The second-ranking Senate Republican broke with President Donald Trump on Friday when he told CNN that the President’s proposal to raise the legal age to buy a rifle to 21 may not “save lives” and doesn’t get at the “root of the problem.”
Sen. John Cornyn of Texas also said that the idea, which Trump unexpectedly embraced this week, may not have enough GOP support to pass the Senate.
Cornyn said Washington – which is searching for a legislative response to the massacre last week at a high school in Florida – should instead focus on passing his more narrow bill, known as “Fix NICS,” that would shore up reporting compliance to the National Instant Criminal Background Check System.
Cornyn oversees counting and whipping votes for the GOP leadership. He said he thought other Republicans would share his concerns making it uncertain if Trump’s proposal could get the 60 votes it would need to pass the Senate.
“I have not talked to my colleagues about it, but I imagine some of the concerns I’ve raised would be shared by others,” he said. “My attitude is let’s get that (Fix NICS) deal done and then if there are other things we need to work on after we’ve gotten that signed into law, let’s keep working.”
To date, three GOP senators – Marco Rubio of Florida, Pat Roberts of Kansas, and Jeff Flake of Arizona – have expressed support for the age increase.
“I think what we want to focus on is things that will actually save lives,” Cornyn said when asked if he supported raising the age limit. “That’s why I think the focus should be on the Fix NICS bill, which is the only bipartisan piece of legislation that can be signed into law.”
“There are a lot of other ideas out there that people are proposing and that I don’t think will actually change any outcomes,” he added.
Congress is in recess until next week. Cornyn, who was in the Capitol on Friday to preside over a brief pro forma session, said he thought an age restriction would be problematic if an 18-year-old Marine or police officer were told he or she could not buy a gun.
“I can see that it would be difficult to enforce,” he said. “I’m not sure why we would go to those lengths when I don’t think that gets to the root of the problem.”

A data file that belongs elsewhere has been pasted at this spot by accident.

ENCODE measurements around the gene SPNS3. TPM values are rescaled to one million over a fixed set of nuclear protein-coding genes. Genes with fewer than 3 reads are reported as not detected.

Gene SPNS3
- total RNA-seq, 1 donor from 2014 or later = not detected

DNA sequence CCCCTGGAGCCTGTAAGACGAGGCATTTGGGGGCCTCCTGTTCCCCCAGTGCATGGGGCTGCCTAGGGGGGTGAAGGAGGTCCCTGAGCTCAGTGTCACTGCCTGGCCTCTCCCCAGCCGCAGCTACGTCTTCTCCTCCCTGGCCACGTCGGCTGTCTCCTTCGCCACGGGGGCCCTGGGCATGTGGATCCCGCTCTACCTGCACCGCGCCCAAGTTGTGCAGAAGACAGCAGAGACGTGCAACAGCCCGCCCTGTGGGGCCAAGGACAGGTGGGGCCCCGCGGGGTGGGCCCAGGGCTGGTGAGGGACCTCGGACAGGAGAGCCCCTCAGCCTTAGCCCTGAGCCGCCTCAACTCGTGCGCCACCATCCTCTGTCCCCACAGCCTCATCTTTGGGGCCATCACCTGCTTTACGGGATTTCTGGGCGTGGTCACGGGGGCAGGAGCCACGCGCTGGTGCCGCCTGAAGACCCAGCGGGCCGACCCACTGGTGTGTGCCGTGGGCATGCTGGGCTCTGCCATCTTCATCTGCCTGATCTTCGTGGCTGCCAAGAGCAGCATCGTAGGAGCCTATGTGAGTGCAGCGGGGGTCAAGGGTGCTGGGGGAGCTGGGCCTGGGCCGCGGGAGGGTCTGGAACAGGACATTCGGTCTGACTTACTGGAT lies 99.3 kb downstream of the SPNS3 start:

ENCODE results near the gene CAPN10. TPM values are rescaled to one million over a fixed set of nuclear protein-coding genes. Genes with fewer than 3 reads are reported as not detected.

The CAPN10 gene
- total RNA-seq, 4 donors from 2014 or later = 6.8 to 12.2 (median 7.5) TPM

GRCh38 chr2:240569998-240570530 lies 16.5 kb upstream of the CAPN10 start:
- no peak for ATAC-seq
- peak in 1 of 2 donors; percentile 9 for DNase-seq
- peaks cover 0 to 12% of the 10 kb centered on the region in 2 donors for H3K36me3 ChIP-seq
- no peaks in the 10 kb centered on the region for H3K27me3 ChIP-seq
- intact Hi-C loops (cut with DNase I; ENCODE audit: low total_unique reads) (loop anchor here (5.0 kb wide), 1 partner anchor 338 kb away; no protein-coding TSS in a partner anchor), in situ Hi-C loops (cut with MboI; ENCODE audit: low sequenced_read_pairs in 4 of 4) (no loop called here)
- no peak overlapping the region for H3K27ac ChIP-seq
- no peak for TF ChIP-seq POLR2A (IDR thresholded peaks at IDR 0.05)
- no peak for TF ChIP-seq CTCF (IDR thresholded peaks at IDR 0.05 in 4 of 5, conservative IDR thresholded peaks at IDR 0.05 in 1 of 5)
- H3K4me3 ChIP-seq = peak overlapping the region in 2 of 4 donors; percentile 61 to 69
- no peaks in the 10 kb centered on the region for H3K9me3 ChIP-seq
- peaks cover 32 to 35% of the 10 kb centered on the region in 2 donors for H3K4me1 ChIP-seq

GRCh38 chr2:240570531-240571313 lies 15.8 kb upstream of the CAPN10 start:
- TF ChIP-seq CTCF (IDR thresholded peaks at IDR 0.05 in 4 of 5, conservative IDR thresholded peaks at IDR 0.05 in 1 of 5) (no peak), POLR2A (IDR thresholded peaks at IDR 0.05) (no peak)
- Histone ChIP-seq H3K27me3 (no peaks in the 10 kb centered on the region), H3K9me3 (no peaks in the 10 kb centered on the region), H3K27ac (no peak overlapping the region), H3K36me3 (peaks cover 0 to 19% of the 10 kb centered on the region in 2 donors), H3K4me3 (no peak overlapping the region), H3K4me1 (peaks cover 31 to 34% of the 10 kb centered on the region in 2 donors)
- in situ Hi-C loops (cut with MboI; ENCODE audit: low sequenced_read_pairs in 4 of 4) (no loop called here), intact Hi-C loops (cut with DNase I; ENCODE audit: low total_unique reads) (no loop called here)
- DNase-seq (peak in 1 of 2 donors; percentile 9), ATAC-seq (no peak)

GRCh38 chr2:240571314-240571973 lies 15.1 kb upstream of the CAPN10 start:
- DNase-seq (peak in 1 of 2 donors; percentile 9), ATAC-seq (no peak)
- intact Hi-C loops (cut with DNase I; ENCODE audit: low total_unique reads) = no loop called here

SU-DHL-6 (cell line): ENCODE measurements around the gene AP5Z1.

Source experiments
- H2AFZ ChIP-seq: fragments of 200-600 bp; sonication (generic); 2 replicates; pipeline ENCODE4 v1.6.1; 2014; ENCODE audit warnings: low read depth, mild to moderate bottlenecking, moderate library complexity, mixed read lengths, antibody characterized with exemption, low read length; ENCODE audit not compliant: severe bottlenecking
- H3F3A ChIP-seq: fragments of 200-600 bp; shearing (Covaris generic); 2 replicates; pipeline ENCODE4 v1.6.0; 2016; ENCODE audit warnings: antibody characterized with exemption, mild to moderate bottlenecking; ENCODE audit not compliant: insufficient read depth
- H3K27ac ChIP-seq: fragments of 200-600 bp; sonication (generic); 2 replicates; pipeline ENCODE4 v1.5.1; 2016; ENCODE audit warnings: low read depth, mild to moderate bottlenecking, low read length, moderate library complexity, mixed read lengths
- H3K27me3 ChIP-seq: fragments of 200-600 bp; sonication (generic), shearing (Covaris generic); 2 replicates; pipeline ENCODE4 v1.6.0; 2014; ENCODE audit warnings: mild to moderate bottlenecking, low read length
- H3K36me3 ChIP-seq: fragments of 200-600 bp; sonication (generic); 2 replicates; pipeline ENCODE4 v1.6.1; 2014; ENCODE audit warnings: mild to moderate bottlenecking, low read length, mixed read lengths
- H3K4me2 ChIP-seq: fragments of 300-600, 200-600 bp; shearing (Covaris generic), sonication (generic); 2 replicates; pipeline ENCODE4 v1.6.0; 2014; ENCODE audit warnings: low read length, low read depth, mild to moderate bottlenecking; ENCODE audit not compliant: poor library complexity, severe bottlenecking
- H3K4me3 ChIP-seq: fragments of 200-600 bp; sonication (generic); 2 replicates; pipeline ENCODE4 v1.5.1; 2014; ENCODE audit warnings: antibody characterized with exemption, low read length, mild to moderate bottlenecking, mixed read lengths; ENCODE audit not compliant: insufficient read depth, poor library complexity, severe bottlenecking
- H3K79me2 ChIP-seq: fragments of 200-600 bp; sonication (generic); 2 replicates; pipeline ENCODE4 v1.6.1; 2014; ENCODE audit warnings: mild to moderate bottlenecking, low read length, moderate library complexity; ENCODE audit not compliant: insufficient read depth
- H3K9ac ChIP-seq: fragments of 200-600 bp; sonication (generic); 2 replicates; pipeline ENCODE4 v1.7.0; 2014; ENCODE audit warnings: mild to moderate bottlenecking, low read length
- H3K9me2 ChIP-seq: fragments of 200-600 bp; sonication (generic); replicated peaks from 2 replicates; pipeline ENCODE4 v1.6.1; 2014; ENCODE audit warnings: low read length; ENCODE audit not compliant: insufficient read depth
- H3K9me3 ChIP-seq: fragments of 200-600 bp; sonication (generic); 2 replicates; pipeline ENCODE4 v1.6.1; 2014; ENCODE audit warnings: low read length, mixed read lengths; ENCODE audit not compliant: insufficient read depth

Republicans hold a 51-49 advantage. It’s likely many Democrats would support raising the limit, but it’s a relatively new discussion point, so it’s not clear where they all stand.
Cornyn was asked if Trump is getting ahead of most Hill Republicans on gun control and whether he is concerned Trump is driven by an emotional response to the mass killing and the dramatic listening session he held with survivors this week at the White House.
“My perception is he’s brainstorming and throwing out possible ideas. There’s nothing wrong with that,” Cornyn said. “But, obviously, that time at the White House was very emotional with the victims and the families, and I thought it played it to his strength.”
“I don’t know that many other people who could pull that off, including other past presidents,” Cornyn added.
Finally, Cornyn said there are discussions underway between Democratic and Republican leadership to try to advance the Fix NICS bill by unanimous consent, meaning without a roll call vote, as early as Monday. But he said as of now, there is not an agreement to do that.
“I will be fine with that if we can get it, but I don’t think we’re there yet,” he said.
The House passed its own version of Fix NICS but tied it to a controversial conceal carry measure that Democrats strongly oppose and would object to if the Senate tried to take it up.